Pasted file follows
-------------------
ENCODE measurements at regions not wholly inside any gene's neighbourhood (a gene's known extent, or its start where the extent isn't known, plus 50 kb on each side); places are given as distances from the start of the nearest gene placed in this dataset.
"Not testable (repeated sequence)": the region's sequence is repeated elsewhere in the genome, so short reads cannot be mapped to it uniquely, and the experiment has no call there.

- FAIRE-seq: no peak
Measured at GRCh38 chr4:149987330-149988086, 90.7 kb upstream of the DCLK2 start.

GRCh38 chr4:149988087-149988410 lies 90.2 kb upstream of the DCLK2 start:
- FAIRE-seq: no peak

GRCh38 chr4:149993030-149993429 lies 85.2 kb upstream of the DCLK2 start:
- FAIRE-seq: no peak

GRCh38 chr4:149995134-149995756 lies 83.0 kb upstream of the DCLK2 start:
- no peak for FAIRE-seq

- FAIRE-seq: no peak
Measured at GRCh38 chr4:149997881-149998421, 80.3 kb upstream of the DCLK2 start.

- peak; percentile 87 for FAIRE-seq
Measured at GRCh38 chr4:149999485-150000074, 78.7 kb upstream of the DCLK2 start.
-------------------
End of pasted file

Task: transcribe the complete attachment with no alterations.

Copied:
ENCODE measurements at regions not wholly inside any gene's neighbourhood (a gene's known extent, or its start where the extent isn't known, plus 50 kb on each side); places are given as distances from the start of the nearest gene placed in this dataset.
"Not testable (repeated sequence)": the region's sequence is repeated elsewhere in the genome, so short reads cannot be mapped to it uniquely, and the experiment has no call there.

- FAIRE-seq: no peak
Measured at GRCh38 chr4:149987330-149988086, 90.7 kb upstream of the DCLK2 start.

GRCh38 chr4:149988087-149988410 lies 90.2 kb upstream of the DCLK2 start:
- FAIRE-seq: no peak

GRCh38 chr4:149993030-149993429 lies 85.2 kb upstream of the DCLK2 start:
- FAIRE-seq: no peak

GRCh38 chr4:149995134-149995756 lies 83.0 kb upstream of the DCLK2 start:
- no peak for FAIRE-seq

- FAIRE-seq: no peak
Measured at GRCh38 chr4:149997881-149998421, 80.3 kb upstream of the DCLK2 start.

- peak; percentile 87 for FAIRE-seq
Measured at GRCh38 chr4:149999485-150000074, 78.7 kb upstream of the DCLK2 start.